Thursday, August 25, 2016

The sit-down protest that doesn't stand up

Traingate is the kind of political flashpoint that has all the hallmarks of a peculiarly British farce.  

The Leader of Her Majesty’s Loyal Opposition camps out on the floor of a Virgin carriage making a propaganda film about nationalising the railways. He claims his predicament is due to overcrowding, but the billionaire entrepreneur who owns the train company (and presumably doesn’t much like the idea of nationalisation) releases CCTV footage to show that there were, in fact, empty seats.

And from that starting point, what’s our ultimate destination? Who the hell knows? But we have all kinds of fantastic station stops to visit along the way.

Perhaps the empty seats were reserved? Maybe they had bags on them? Or young kids?

It may have been that Jez was keen to spend time with Mrs Corbyn III, but couldn’t find a double berth in which to chit-chat about his anti-austerity policies.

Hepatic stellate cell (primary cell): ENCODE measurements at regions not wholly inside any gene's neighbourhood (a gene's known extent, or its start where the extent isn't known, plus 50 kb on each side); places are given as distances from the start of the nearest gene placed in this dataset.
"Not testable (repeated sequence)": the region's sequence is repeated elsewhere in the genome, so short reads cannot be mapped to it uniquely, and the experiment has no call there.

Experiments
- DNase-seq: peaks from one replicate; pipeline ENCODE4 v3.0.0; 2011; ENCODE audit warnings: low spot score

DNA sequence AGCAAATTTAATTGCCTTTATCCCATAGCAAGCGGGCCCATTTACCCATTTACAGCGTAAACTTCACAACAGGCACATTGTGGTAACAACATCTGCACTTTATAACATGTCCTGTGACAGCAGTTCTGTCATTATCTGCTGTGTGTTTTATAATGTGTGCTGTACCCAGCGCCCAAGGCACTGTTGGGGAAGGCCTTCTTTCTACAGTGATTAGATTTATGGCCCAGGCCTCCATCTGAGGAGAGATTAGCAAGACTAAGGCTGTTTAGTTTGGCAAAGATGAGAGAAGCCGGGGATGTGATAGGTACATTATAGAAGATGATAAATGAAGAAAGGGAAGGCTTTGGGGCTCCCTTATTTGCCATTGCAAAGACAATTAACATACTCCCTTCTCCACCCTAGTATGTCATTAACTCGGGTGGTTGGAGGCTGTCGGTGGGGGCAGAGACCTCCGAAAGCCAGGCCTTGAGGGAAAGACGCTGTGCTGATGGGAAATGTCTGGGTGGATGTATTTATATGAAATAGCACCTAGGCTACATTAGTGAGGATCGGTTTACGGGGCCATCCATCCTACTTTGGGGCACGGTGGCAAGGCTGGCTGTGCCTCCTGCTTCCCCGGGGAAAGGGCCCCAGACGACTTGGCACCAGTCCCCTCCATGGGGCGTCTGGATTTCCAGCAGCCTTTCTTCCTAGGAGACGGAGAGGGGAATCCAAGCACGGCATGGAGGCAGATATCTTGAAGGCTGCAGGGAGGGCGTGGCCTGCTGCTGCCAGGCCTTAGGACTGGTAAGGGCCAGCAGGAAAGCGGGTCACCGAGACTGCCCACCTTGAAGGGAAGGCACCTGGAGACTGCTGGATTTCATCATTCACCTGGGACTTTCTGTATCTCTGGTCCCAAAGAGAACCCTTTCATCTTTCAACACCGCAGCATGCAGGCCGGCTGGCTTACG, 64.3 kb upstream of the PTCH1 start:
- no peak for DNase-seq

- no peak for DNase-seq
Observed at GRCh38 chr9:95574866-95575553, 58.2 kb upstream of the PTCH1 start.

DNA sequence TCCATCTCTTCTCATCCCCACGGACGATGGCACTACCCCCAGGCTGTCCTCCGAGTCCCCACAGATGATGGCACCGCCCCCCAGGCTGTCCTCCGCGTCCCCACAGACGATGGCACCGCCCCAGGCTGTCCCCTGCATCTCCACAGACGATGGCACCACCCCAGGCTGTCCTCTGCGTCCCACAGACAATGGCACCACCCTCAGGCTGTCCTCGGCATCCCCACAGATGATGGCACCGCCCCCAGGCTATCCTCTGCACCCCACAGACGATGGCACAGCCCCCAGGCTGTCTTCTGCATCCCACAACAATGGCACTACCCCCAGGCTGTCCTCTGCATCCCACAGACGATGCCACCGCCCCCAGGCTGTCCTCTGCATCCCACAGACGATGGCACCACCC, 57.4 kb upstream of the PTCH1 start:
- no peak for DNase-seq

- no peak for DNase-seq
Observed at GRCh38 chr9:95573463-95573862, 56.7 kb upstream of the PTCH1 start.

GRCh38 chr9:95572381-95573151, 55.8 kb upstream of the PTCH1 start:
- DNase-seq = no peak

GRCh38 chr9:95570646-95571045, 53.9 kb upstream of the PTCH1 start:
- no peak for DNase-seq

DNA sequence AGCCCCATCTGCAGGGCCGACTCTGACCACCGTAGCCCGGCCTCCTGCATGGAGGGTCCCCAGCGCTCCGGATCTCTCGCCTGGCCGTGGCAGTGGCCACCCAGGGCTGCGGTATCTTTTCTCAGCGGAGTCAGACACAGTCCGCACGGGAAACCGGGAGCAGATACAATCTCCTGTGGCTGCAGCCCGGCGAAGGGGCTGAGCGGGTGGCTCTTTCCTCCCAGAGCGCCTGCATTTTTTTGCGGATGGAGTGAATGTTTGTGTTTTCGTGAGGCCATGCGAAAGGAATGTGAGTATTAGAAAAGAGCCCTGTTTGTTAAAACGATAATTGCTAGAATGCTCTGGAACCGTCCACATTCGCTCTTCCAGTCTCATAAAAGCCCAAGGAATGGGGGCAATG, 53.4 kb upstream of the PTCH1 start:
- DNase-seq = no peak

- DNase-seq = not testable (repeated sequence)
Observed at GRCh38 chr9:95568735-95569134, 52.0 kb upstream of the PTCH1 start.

The train, according to Mr Corbyn, was ‘ram packed’. But when aides tried to contact him about the media hullabaloo surrounding the journey, he was reportedly unobtainable because he was making jam. So maybe the train was, in fact, jam packed?

The most mysterious thing to me is why – if the sainted JC is leading some mass popular movement, as his supporters claim – no one chose to give up their seat to the aged Islington North MP. Come on now, Virgin passengers. This is a poor show. An elderly man has entered the carriage and seems to have reservations about sitting down. You, on the other hand, have reservations allowing you to sit down. What do you do? Let him go and camp out in the vestibule area? Honestly.

Someone needs to explain the rules of the train world to Jezza.

If a reserved passenger hasn’t turned up, then you can sit down. After all, they’re not suddenly going to appear just south of Doncaster and kick up a fuss, are they? And if they do, you just tell them you have a massive mandate and it’s an impertinence for them to challenge you.